Written by: Ollie Watts

In the realm of taxis that circumnavigate London each day, Uber accounts for a fair share – it has 45,000 drivers in the UK capital. Since it began London operations in 2012, the ride-hailing firm have acquired 3.5 million users, and in doing so, changed day-to-day travel. No longer do you need to make a phone call, but simply press a few buttons on a mobile app and live track the taxi’s journey to collect you. Thereafter, you can live track the journey to your destination. As for payment, no need to worry about cash – store your card details within the app. A hassle-free journey for Uber customers, but the ride for Uber themselves has been rather bumpy. Uber and Transport for London (TfL) have a relationship that has been fraught with conflict, threatening  the former’s presence in the capital several times – notably in 2017. On 25th November 2019, Uber lost its licence to operate in London once more – the carrot withdrawn and slapped with the stick, again. This article will assess Uber and TfL’s ongoing dispute, potential resolutions, and what the conflict reveals about Uber’s wider struggles.  

Uber and TfLs road to conflict

It is important to distinguish that Uber do not have issue with London as a city or its inhabitants, but the regulators. London is actually one of Uber’s top five global markets. Transport for London has been a constant thorn in the side – rightly or wrongly –  since Sadiq Khan became Mayor of London in 2016. The disputes predominantly do not centre on market competition issues, but regulatory concerns. The exception is a HMRC investigation pertaining £1 billion in unpaid taxes surrounding Uber’s failure to charge VAT on its fares. VAT is excluded, according to Uber, because their drivers are self-employed – Uber are merely the ‘middle-man’. This legal issue is ongoing, brought before the courts by ‘The Good Law Project’, and led by prominent tax barrister Jolyon Maugham QC.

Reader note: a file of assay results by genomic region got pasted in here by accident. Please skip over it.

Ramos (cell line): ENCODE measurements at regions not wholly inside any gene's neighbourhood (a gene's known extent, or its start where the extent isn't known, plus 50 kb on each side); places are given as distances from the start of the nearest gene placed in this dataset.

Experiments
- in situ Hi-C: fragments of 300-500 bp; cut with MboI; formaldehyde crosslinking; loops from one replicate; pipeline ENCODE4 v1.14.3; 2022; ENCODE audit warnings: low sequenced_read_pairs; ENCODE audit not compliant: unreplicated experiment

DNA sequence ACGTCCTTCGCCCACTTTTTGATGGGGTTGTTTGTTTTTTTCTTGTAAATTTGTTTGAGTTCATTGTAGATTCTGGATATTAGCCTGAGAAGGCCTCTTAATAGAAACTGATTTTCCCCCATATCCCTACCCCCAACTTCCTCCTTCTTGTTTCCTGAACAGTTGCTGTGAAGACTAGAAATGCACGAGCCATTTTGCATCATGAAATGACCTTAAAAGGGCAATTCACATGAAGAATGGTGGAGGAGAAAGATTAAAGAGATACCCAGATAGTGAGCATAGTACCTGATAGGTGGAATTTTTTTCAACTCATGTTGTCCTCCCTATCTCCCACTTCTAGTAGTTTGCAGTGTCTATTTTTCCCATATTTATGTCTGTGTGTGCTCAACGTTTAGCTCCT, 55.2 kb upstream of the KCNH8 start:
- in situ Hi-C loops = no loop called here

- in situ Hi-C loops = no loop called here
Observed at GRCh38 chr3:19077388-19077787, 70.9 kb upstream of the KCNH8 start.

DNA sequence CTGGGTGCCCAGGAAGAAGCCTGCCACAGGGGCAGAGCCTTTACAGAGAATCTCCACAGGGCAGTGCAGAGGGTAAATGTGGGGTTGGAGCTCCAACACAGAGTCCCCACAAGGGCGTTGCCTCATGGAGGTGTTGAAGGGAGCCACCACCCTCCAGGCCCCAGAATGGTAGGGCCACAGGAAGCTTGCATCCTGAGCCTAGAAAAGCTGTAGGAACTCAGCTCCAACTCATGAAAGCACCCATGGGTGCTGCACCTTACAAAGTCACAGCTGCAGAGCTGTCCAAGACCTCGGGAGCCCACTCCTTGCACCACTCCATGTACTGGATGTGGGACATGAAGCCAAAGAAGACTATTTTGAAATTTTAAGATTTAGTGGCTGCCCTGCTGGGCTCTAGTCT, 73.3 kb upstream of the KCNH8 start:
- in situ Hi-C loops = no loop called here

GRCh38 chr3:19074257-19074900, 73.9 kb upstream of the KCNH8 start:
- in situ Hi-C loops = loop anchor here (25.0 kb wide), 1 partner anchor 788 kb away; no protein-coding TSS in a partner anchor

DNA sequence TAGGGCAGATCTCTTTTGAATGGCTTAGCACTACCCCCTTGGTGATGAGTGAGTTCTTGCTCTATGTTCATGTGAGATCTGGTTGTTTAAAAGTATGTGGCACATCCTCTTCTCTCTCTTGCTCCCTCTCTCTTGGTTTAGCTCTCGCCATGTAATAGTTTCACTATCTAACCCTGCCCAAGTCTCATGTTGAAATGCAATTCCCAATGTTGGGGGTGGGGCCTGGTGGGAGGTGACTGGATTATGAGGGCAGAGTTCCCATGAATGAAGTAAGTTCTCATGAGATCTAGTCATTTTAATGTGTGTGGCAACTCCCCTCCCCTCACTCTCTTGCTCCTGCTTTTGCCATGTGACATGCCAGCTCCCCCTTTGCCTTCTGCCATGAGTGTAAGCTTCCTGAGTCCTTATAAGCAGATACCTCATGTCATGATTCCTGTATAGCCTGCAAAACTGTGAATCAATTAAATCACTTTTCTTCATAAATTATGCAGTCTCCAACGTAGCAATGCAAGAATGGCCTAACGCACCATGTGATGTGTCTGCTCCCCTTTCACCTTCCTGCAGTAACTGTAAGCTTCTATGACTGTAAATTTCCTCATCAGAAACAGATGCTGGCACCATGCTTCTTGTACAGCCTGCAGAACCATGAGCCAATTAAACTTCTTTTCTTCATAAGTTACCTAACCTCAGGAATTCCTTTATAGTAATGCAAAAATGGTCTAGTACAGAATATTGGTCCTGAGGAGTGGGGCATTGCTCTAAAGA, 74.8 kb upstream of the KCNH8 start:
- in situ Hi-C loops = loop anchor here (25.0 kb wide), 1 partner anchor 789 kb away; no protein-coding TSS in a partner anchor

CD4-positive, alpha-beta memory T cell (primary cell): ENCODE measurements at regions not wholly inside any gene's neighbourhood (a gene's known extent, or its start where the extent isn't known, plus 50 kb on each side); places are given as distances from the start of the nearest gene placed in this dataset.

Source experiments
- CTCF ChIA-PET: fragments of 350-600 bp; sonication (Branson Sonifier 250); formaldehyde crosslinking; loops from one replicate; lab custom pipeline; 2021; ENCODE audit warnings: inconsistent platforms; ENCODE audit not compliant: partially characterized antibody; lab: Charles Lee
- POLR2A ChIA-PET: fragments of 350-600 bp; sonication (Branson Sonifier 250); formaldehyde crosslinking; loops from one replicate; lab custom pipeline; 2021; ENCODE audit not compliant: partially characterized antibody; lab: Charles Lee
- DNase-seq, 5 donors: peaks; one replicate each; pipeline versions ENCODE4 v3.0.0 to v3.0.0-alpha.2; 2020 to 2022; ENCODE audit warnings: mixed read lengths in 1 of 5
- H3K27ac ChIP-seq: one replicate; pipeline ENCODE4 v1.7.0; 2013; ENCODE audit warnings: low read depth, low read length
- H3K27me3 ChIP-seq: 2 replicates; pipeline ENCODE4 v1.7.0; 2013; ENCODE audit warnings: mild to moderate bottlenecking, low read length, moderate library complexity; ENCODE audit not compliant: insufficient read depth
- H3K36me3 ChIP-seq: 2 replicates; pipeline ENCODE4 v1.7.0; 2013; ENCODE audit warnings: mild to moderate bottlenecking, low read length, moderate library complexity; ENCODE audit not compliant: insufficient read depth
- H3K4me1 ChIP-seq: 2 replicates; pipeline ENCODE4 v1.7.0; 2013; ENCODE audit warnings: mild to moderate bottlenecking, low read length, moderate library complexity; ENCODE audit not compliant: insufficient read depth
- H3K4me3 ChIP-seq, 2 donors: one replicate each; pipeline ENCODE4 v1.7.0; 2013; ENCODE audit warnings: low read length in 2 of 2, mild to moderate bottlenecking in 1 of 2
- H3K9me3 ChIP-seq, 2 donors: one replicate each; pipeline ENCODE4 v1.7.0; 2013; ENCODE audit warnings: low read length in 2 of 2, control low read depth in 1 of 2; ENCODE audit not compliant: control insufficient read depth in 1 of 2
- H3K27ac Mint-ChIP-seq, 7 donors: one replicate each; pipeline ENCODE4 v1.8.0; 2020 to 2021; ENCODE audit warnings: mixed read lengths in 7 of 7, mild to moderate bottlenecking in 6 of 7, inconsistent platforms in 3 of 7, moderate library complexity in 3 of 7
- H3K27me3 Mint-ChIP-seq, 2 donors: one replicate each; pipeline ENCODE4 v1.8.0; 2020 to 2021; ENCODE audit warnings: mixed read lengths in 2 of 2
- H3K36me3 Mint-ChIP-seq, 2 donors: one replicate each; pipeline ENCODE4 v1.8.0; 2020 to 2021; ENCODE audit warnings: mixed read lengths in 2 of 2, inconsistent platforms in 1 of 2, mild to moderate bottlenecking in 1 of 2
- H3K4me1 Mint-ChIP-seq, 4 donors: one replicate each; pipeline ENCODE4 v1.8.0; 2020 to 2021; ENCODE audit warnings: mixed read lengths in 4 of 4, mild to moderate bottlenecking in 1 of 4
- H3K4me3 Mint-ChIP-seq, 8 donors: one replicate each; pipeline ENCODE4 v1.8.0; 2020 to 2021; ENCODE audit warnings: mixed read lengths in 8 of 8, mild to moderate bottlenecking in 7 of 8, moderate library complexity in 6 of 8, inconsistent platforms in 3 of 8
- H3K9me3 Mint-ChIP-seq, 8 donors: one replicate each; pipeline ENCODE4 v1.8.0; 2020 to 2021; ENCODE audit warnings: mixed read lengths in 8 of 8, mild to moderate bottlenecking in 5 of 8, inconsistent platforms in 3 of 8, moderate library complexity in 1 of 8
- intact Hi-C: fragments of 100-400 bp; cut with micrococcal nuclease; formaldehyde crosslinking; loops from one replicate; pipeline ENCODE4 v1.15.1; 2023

Sadiq Khan is not the first London Mayor to be frustrated with Uber. Prime Minister Boris Johnson was also critical of the firm when he was London Mayor. He wanted a cap on the firm’s vehicles in November 2015 on congestion grounds, only to be blocked by ex-Prime Minister David Cameron, who he believed to be “absolutely besotted” with the Californian technology firms. In 2016, Uber lost an employment tribunal case against ten of its London drivers, who the High Court held are entitled to minimum wage and statutory paid holiday. 

The crux of Uber and London’s conflict emerged in 2017, when Uber had its London license stripped for the first time. This concerned public safety and security, notably background checks on Uber drives. TfL highlighted that checks needed to be heightened because many London-based Uber drivers are immigrants, as opposed to Black Cab drivers who are predominantly London-born citizens. This understandably did not go down well on race relations and immigration grounds. Improvements – made across Uber’s entire UK network – included in-app licensing details of each driver, ‘share your ride’ options, 24/7 call support for drivers and riders, and driver working time limits. Uber managed to gain a 15-month extension to its licence after the 2017 ban, which has since expired. The firm are now appealing the ban of November 2019 – in the meantime they can still operate. The latest ban cites new violations by Uber, including 14,000 rides that were driven by drivers who had faked their identity. Despite previous issues, Uber has regained its license once before. The question is will TfL follow their precedent or take a hard-line stance?

Any solutions?